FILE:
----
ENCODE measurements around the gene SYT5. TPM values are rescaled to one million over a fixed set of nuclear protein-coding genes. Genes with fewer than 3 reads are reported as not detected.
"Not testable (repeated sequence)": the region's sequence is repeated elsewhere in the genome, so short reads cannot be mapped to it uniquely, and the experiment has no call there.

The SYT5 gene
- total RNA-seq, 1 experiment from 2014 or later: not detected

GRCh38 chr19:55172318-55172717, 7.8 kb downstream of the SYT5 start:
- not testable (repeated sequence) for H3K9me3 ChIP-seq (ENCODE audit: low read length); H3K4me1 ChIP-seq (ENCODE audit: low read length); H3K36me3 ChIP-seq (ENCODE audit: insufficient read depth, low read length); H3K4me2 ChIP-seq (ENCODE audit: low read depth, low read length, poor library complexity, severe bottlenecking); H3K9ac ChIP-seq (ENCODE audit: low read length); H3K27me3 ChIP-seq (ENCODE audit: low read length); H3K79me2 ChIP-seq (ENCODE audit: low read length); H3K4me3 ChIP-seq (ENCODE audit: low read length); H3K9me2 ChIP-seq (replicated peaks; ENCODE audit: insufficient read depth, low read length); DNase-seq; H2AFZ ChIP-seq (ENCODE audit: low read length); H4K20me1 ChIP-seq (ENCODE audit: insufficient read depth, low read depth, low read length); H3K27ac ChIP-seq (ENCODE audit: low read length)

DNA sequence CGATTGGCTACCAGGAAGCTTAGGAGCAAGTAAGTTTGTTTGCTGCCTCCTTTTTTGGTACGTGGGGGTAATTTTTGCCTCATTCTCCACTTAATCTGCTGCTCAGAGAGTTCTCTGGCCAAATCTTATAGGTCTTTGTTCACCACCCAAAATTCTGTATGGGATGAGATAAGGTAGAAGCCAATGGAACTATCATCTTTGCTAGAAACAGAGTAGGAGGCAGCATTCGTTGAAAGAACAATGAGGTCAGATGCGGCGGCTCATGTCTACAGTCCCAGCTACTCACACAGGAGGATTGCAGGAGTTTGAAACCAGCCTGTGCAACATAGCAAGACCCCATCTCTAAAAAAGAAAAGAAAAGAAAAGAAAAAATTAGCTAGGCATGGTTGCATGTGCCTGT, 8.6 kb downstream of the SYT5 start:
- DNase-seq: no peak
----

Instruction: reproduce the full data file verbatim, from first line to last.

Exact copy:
ENCODE measurements around the gene SYT5. TPM values are rescaled to one million over a fixed set of nuclear protein-coding genes. Genes with fewer than 3 reads are reported as not detected.
"Not testable (repeated sequence)": the region's sequence is repeated elsewhere in the genome, so short reads cannot be mapped to it uniquely, and the experiment has no call there.

The SYT5 gene
- total RNA-seq, 1 experiment from 2014 or later: not detected

GRCh38 chr19:55172318-55172717, 7.8 kb downstream of the SYT5 start:
- not testable (repeated sequence) for H3K9me3 ChIP-seq (ENCODE audit: low read length); H3K4me1 ChIP-seq (ENCODE audit: low read length); H3K36me3 ChIP-seq (ENCODE audit: insufficient read depth, low read length); H3K4me2 ChIP-seq (ENCODE audit: low read depth, low read length, poor library complexity, severe bottlenecking); H3K9ac ChIP-seq (ENCODE audit: low read length); H3K27me3 ChIP-seq (ENCODE audit: low read length); H3K79me2 ChIP-seq (ENCODE audit: low read length); H3K4me3 ChIP-seq (ENCODE audit: low read length); H3K9me2 ChIP-seq (replicated peaks; ENCODE audit: insufficient read depth, low read length); DNase-seq; H2AFZ ChIP-seq (ENCODE audit: low read length); H4K20me1 ChIP-seq (ENCODE audit: insufficient read depth, low read depth, low read length); H3K27ac ChIP-seq (ENCODE audit: low read length)

DNA sequence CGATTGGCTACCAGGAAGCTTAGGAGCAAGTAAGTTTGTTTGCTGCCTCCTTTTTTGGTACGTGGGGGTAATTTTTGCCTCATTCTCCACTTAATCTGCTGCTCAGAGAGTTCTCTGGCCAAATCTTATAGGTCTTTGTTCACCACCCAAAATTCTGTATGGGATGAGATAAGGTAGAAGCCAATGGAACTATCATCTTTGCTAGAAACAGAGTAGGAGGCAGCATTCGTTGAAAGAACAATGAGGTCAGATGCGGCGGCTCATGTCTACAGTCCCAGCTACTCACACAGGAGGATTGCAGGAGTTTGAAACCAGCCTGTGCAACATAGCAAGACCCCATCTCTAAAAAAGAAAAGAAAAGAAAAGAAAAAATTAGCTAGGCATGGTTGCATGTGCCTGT, 8.6 kb downstream of the SYT5 start:
- DNase-seq: no peak